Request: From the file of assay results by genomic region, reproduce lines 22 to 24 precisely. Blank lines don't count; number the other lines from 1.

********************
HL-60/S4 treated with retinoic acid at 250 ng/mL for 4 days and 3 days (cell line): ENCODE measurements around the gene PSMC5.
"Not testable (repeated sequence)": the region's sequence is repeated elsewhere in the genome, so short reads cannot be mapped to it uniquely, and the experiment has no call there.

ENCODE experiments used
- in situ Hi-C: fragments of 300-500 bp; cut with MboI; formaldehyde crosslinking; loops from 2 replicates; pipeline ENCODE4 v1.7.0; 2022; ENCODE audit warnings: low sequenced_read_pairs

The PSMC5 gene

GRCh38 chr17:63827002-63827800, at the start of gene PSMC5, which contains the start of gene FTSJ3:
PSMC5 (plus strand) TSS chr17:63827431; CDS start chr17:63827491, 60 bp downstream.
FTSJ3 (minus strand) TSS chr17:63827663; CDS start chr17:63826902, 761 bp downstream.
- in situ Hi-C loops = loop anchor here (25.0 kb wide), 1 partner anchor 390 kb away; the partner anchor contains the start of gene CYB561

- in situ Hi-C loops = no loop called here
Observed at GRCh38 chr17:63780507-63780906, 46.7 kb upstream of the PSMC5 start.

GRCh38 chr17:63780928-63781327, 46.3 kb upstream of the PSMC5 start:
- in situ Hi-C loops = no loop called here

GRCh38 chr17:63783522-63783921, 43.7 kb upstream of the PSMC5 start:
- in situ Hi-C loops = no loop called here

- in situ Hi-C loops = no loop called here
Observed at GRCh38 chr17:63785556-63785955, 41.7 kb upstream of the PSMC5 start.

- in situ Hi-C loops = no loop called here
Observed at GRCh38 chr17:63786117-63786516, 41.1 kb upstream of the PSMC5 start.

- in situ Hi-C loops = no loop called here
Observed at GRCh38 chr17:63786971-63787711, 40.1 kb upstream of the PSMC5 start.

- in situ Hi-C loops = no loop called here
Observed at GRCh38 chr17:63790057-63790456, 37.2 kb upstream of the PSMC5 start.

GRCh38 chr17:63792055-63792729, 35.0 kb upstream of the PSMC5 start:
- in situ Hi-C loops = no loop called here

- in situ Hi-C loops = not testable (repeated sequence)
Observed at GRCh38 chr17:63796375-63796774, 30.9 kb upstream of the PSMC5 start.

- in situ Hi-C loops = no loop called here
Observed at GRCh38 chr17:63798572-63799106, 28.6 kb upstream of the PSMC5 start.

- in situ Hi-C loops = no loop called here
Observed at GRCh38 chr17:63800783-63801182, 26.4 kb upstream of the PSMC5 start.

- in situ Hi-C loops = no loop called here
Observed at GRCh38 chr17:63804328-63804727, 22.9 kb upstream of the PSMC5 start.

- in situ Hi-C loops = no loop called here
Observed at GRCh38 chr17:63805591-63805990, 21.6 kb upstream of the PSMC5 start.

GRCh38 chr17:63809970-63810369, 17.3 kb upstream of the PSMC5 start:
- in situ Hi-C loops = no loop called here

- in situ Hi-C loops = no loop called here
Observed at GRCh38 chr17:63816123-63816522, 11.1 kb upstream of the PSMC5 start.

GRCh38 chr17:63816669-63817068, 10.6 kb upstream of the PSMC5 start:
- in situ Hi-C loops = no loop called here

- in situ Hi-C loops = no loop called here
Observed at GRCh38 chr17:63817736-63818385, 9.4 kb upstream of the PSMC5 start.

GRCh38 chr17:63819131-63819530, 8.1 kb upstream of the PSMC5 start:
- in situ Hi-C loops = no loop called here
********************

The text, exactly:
- in situ Hi-C loops = no loop called here
Observed at GRCh38 chr17:63790057-63790456, 37.2 kb upstream of the PSMC5 start.

GRCh38 chr17:63792055-63792729, 35.0 kb upstream of the PSMC5 start: